Kemp names former aide to head panel on Georgia Medicaid expansion options

Caylee Noggle, the president and CEO of the Georgia Hospital Association and former commissioner of the state Department of Community Health, will lead a panel of eight other health policy experts in evaluating health care assistance programs for Georgia’s low-income and uninsured residents, including whether to expand the state’s Medicaid program. (Georgia House of Representatives)

Credit: Georgia House of Representatives

Credit: Georgia House of Representatives

Caylee Noggle, the president and CEO of the Georgia Hospital Association and former commissioner of the state Department of Community Health, will lead a panel of eight other health policy experts in evaluating health care assistance programs for Georgia’s low-income and uninsured residents, including whether to expand the state’s Medicaid program. (Georgia House of Representatives)

Gov. Brian Kemp has named a former top aide to head up a new commission to study health care access and quality across the state.

Caylee Noggle, the president and CEO of the Georgia Hospital Association, will serve as chairperson of Georgia’s Comprehensive Health Coverage Commission.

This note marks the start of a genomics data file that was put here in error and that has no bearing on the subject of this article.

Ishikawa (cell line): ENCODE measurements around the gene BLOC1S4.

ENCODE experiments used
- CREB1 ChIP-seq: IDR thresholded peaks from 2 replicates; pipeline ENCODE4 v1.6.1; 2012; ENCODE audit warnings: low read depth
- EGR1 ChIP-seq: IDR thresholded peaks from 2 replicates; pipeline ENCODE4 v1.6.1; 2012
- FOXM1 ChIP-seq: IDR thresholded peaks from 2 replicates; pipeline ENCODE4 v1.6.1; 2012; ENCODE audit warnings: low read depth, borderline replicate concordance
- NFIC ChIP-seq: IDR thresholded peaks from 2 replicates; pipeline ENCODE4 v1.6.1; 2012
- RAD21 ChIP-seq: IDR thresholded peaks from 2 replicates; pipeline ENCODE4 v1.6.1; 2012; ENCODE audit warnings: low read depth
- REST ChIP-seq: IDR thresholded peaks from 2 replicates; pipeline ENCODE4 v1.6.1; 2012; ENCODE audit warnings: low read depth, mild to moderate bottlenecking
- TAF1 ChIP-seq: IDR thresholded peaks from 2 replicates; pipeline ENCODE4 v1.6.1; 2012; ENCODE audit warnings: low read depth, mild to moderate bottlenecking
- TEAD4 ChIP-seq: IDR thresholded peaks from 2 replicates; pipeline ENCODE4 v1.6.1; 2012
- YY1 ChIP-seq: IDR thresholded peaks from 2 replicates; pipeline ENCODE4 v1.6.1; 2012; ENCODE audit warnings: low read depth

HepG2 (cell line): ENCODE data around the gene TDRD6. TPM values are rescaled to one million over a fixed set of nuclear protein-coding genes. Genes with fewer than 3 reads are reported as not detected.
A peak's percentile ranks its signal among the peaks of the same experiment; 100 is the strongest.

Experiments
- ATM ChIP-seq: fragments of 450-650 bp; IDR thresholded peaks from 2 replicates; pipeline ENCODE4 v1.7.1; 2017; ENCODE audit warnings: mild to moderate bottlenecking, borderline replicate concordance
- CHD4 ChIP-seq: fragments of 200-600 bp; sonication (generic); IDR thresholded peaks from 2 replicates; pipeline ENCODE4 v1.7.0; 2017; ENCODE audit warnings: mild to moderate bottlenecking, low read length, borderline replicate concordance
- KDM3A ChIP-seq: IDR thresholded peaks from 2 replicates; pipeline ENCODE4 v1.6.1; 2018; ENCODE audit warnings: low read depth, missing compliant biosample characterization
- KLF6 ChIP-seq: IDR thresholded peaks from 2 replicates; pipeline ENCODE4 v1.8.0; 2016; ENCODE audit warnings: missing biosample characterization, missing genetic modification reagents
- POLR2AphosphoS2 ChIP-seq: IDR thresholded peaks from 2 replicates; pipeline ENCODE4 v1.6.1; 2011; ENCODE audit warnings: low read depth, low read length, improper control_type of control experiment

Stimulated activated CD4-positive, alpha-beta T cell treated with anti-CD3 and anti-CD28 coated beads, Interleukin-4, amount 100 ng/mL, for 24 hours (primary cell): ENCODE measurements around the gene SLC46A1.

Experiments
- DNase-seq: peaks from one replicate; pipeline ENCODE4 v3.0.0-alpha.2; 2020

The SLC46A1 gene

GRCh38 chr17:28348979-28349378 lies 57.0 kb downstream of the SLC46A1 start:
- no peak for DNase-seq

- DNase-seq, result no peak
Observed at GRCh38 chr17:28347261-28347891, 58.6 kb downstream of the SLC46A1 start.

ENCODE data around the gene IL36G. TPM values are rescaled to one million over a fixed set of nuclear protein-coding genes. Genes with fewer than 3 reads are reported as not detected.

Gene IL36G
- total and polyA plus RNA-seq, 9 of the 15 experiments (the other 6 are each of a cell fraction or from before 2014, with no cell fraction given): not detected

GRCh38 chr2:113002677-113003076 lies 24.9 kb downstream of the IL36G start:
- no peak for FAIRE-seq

Noggle will lead a panel of eight other health policy experts in evaluating health care assistance programs for Georgia’s low-income and uninsured residents, including whether to expand the state’s Medicaid program. Kemp has long opposed full expansion of Medicaid.

There have been numerous ideas and encouraging conversations about improving health care delivery for all Georgians in recent years, and this commission serves as another opportunity to take a closer look at options, Noggle said.

Noggle has previously served as commissioner of the Georgia Department of Community Health and worked in Kemp’s administration as deputy chief of staff.

Legislative appointees to the panel will be made in the coming weeks.

The group was born out of House Bill 1339, signed into law in April, that loosened rules hospitals must follow to open new facilities in the state — a process known as certificate of need. Although Democrats in Georgia had pushed for the state to expand Medicaid, the government-funded health care program for low-income children and some low-income adults, the effort failed.